Malesovas Topples Wong in ITA Final
News Release Date:
Tuesday, September 25, 2012
|Colton Malesovas, So., beat Josh Wong to become the USTA/ITA Regional Champion.|
Beaverton, Ore.- Last January, then-first year Colton Malesovas (Austin, TX) became a victim of circumstance. After a successful Fall season that had him in the mix for one of the Whitman men's tennis team's treasured lineup spots, he lost a string of nail bitingly close challenge matches to his teammates, and found himself buried on Whitman's incredible deep singles ladder. He worked hard the entire semester, but with the team in the midst of an undefeated regular season, there was no impetus for changing the lineup. His efforts went largely unnoticed.
At the end of his first year campaign, he swore to himself not to let that happen again, and returned to his native Austin Tennis Academy to train. Playing six hours of tennis every day for the summer, Colton filled the holes in his game that kept him out of the lineup and returned to Whitman a more complete player. On Sunday, all of his hard work paid off, as he defeated Willamette's Josh Wong 6-4, 7-5 in the finals of the USTA/ITA Fall Regional to earn a bid to the ITA Fall Nationals in Mobile, AL.
Malesovas entered the prestigious tournament seeded 13th, but nobody expected him to advance past the quarterfinals, as he was slated to face his teammate and two-time defending champion Andrew La Cava (Bellevue, WA). By beating La Cava on Sunday, Malesovas opened the door for someone new to claim the Northwest Conference throne, and then ran right through it.
In his semifinal match Sunday morning, Malesovas met Giancarlo Battaglia, the 7th-seed from Pacific University. Battaglia made his way to the semifinals by virtue of two tight victories over Whitman's Alex Noyes (Covington, WA) and Will Huskey (Auburn, CA), but he couldn't muster another. After trading breaks in the early going, Malesovas broke free from a 4-4 deadlock to take the set 6-4. Battaglia responded in the second, however; with the two players holding serve for the first seven games, Battaglia managed to break Malesovas a 3-4, eventually holding for a 3-6 second set victory. At that point, Malesovas found the game that brought him into the semifinals. His ground strokes started landing deeper, penetrating the Battaglia defense and earning Malesovas free point after free point. From there on out, Battaglia couldn't win a game, as Malesovas took the set and the match 6-4, 3-6, 6-0.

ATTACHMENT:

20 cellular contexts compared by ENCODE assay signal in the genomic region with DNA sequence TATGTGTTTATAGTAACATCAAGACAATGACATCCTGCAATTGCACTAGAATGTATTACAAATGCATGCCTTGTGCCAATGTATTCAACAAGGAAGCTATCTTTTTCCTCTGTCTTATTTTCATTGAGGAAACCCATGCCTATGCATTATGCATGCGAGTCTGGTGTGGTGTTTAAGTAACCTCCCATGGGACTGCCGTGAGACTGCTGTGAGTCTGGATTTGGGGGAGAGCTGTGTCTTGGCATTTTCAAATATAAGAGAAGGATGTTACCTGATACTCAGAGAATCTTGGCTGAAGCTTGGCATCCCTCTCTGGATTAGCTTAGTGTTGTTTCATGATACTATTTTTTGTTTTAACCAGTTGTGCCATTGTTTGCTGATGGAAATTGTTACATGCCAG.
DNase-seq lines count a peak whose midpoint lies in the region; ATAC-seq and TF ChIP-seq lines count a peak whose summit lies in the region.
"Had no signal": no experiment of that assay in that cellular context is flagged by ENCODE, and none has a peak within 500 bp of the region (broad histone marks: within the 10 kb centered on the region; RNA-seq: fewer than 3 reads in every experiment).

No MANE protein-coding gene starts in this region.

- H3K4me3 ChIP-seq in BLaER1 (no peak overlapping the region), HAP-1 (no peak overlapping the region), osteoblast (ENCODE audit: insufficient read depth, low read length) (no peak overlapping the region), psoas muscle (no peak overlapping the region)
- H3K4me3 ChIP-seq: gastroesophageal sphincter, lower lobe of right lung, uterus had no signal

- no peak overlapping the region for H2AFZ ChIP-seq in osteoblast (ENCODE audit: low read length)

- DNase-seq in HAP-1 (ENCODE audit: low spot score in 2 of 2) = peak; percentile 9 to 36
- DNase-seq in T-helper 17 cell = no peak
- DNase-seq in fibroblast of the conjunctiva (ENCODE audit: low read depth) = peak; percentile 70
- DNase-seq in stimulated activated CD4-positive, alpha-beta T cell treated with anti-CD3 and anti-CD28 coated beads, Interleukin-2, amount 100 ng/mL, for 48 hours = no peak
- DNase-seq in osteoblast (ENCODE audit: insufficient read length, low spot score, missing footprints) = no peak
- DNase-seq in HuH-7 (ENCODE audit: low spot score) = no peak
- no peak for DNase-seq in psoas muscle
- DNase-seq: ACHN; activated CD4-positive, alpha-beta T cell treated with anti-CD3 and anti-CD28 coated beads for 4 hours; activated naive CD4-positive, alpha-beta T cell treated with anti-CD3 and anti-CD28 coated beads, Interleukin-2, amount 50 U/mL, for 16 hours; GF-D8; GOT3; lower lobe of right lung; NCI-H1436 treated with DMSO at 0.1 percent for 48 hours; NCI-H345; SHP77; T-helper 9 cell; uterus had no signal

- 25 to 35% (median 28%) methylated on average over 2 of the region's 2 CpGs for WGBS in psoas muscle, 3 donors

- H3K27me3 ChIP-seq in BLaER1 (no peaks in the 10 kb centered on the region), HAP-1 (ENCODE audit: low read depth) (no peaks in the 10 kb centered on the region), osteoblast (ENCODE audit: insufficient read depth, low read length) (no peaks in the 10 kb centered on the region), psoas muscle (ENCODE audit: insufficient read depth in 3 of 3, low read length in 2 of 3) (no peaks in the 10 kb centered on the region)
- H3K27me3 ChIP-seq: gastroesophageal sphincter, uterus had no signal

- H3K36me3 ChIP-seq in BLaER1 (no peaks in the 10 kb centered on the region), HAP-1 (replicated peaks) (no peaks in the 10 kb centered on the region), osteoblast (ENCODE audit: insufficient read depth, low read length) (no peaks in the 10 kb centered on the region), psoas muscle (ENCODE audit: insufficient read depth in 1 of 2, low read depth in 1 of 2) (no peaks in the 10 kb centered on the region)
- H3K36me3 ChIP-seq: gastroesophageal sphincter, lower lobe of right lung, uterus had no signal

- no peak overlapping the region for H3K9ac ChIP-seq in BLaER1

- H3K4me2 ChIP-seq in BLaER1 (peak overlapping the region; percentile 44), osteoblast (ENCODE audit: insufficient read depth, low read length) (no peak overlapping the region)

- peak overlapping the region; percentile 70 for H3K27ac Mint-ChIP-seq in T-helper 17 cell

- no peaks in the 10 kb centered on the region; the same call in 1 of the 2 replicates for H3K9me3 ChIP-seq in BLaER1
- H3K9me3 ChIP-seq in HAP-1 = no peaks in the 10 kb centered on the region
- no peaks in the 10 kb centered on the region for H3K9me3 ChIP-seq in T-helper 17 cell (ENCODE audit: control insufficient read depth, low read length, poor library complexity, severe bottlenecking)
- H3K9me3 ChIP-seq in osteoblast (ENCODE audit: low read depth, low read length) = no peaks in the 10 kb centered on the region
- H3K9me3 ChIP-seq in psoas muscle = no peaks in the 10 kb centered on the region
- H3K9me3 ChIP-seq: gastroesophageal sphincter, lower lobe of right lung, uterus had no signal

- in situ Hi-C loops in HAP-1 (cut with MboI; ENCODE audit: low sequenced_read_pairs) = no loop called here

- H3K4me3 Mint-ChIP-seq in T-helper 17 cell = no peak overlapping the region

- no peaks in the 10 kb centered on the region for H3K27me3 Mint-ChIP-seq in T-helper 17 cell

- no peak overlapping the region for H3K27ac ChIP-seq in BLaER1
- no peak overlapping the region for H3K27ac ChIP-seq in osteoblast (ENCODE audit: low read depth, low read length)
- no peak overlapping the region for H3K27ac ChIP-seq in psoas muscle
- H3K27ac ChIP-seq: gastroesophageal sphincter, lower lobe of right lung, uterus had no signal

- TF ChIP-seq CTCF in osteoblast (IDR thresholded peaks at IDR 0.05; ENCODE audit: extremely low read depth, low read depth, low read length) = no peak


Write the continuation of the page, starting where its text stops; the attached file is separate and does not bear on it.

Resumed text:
In the other semifinal, junior transfer Andy Riggs (Auburn, CA) came up against Willamette's Josh Wong. Wong had already exhibited a penchant for toppling Whitman players. In his first four matches, he came up against three Missionaries, beating first year Noah Lee (Forestville, CA) in the first round, senior Sam Sadeghi (Los Angeles, CA) in the third, and junior Steven Roston (Burlingame, CA) in the fourth. All three wins were grueling, physical affairs, and one had to wonder how long Wong could stay out there. Riggs started off the match well, spinning his forehand to Wong's weaker side, sneaking into the net, and ending points before Wong could find his groove. Just like Malesovas, Riggs broke Wong at 4-4 in the first and served out a 6-4 first set victory. The junior appeared on his way to a straight-set victory when he broke Wong in the first game of the second, but Wong's relentless consistency finally started denting Riggs' game. Wong immediately broke back to draw level in the second before a string of unusual points gave him another break of service and a 5-2 lead. Riggs broke Wong again to get back on serve at 4-5 in the second, but Wong responded in kind to take a 4-6 second set victory. At that point, Wong's stout defense finally won out. An exhausted Riggs, the only player to make the final day in both singles and doubles, started making unforced errors on his forehand side, and it wasn't long before Wong walked off the court with a 4-6, 6-4, 6-1 win.
|Andy Riggs, Jr., made an impressive Whitman debut|
At that point, it seemed like Wong might take out the entire Whitman lineup, but five Whitties was one too many for Wong. In the finals, Malesovas stepped inside the baseline and dictated play, refusing to let the Bearcat find a groove at the baseline. After falling in a 1-4 hole, Malesovas' dug into his reserves, and let loose on his groundstrokes. The exhausted Wong couldn't handle the extra pace and depth, as Malesovas induced one error after another. Colton reeled off five straight games to take the first set 6-4.
The second set was more of the same. Wong raced out to a 1-4 lead before Colton tightened his focus and started unleashing devastating forehand after devastating forehand. Malesovas battled back to 4-4 before Wong held to make it 4-5. The Whitman sophomore held to level the set at 5-5, and then played a brilliant return game to break. Serving for the match at 6-5, Malesovas showed none of the hesitation typical of young players and blasted his way to the tournament victory. The whole tournament was an impressive display of individual fortitude from Malesovas, but as Wong ran out of gas in the second set, it was clear than even an individual event can be a team effort. Malesovas got the win, but Lee, Sadeghi, Roston, and Riggs all got the assist.
With the victory, Malesovas with travel to Mobile, AL on October 14th to play the winner of the USTA/ITA Southwest Fall Regional in a play-in match. The winner of that match will enter the USTA/ITA Fall National tournament, an eight-man compass draw. The winner of that tournament is crowned ITA Fall National Champion.